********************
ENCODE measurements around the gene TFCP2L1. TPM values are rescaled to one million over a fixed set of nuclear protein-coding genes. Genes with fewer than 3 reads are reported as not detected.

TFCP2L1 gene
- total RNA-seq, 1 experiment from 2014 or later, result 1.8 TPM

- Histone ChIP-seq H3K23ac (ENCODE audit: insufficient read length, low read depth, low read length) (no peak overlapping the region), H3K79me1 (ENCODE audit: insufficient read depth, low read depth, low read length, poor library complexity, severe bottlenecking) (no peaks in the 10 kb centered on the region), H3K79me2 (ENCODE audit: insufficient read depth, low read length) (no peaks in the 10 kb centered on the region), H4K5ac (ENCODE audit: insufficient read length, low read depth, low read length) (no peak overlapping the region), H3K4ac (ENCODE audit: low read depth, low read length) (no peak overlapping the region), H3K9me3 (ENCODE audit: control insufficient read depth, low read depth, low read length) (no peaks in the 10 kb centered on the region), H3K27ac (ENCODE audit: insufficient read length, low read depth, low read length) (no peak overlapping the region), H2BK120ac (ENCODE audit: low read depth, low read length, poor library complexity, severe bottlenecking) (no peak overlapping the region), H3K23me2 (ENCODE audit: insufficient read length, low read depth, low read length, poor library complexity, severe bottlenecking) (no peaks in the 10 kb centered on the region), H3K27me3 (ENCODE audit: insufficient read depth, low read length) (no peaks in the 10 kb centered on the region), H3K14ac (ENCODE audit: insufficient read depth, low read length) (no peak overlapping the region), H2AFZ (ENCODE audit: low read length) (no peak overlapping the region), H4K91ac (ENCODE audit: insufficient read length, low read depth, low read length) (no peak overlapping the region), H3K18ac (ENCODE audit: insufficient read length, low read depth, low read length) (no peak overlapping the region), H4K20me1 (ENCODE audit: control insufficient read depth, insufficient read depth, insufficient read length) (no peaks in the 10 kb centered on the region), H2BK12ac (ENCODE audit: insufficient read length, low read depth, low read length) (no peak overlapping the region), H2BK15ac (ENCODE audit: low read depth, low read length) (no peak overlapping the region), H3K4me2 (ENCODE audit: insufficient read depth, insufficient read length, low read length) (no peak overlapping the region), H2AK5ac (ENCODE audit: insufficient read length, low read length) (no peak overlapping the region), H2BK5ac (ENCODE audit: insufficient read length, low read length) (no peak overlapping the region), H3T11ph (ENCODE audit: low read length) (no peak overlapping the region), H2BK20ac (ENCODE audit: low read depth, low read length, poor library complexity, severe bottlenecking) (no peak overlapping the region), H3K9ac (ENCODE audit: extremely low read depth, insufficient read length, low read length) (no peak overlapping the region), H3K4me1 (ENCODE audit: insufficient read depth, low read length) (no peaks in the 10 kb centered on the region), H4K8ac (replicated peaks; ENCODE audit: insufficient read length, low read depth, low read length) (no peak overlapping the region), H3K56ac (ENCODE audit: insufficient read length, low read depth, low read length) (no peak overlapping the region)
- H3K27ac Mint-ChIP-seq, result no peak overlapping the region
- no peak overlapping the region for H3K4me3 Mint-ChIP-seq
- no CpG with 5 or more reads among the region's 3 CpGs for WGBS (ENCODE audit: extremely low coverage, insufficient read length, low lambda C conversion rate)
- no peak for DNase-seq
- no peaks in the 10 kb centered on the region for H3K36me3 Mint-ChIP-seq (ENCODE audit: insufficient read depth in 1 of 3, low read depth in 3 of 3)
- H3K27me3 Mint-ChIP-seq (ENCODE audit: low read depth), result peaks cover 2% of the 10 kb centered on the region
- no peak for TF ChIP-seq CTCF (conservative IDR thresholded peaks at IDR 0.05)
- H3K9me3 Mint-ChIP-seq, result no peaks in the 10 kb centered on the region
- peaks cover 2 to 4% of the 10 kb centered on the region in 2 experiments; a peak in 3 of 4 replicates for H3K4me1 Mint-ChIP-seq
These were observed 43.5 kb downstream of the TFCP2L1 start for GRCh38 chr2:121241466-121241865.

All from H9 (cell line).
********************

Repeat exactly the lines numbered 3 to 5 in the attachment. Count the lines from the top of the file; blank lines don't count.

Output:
- total RNA-seq, 1 experiment from 2014 or later, result 1.8 TPM

- Histone ChIP-seq H3K23ac (ENCODE audit: insufficient read length, low read depth, low read length) (no peak overlapping the region), H3K79me1 (ENCODE audit: insufficient read depth, low read depth, low read length, poor library complexity, severe bottlenecking) (no peaks in the 10 kb centered on the region), H3K79me2 (ENCODE audit: insufficient read depth, low read length) (no peaks in the 10 kb centered on the region), H4K5ac (ENCODE audit: insufficient read length, low read depth, low read length) (no peak overlapping the region), H3K4ac (ENCODE audit: low read depth, low read length) (no peak overlapping the region), H3K9me3 (ENCODE audit: control insufficient read depth, low read depth, low read length) (no peaks in the 10 kb centered on the region), H3K27ac (ENCODE audit: insufficient read length, low read depth, low read length) (no peak overlapping the region), H2BK120ac (ENCODE audit: low read depth, low read length, poor library complexity, severe bottlenecking) (no peak overlapping the region), H3K23me2 (ENCODE audit: insufficient read length, low read depth, low read length, poor library complexity, severe bottlenecking) (no peaks in the 10 kb centered on the region), H3K27me3 (ENCODE audit: insufficient read depth, low read length) (no peaks in the 10 kb centered on the region), H3K14ac (ENCODE audit: insufficient read depth, low read length) (no peak overlapping the region), H2AFZ (ENCODE audit: low read length) (no peak overlapping the region), H4K91ac (ENCODE audit: insufficient read length, low read depth, low read length) (no peak overlapping the region), H3K18ac (ENCODE audit: insufficient read length, low read depth, low read length) (no peak overlapping the region), H4K20me1 (ENCODE audit: control insufficient read depth, insufficient read depth, insufficient read length) (no peaks in the 10 kb centered on the region), H2BK12ac (ENCODE audit: insufficient read length, low read depth, low read length) (no peak overlapping the region), H2BK15ac (ENCODE audit: low read depth, low read length) (no peak overlapping the region), H3K4me2 (ENCODE audit: insufficient read depth, insufficient read length, low read length) (no peak overlapping the region), H2AK5ac (ENCODE audit: insufficient read length, low read length) (no peak overlapping the region), H2BK5ac (ENCODE audit: insufficient read length, low read length) (no peak overlapping the region), H3T11ph (ENCODE audit: low read length) (no peak overlapping the region), H2BK20ac (ENCODE audit: low read depth, low read length, poor library complexity, severe bottlenecking) (no peak overlapping the region), H3K9ac (ENCODE audit: extremely low read depth, insufficient read length, low read length) (no peak overlapping the region), H3K4me1 (ENCODE audit: insufficient read depth, low read length) (no peaks in the 10 kb centered on the region), H4K8ac (replicated peaks; ENCODE audit: insufficient read length, low read depth, low read length) (no peak overlapping the region), H3K56ac (ENCODE audit: insufficient read length, low read depth, low read length) (no peak overlapping the region)
- H3K27ac Mint-ChIP-seq, result no peak overlapping the region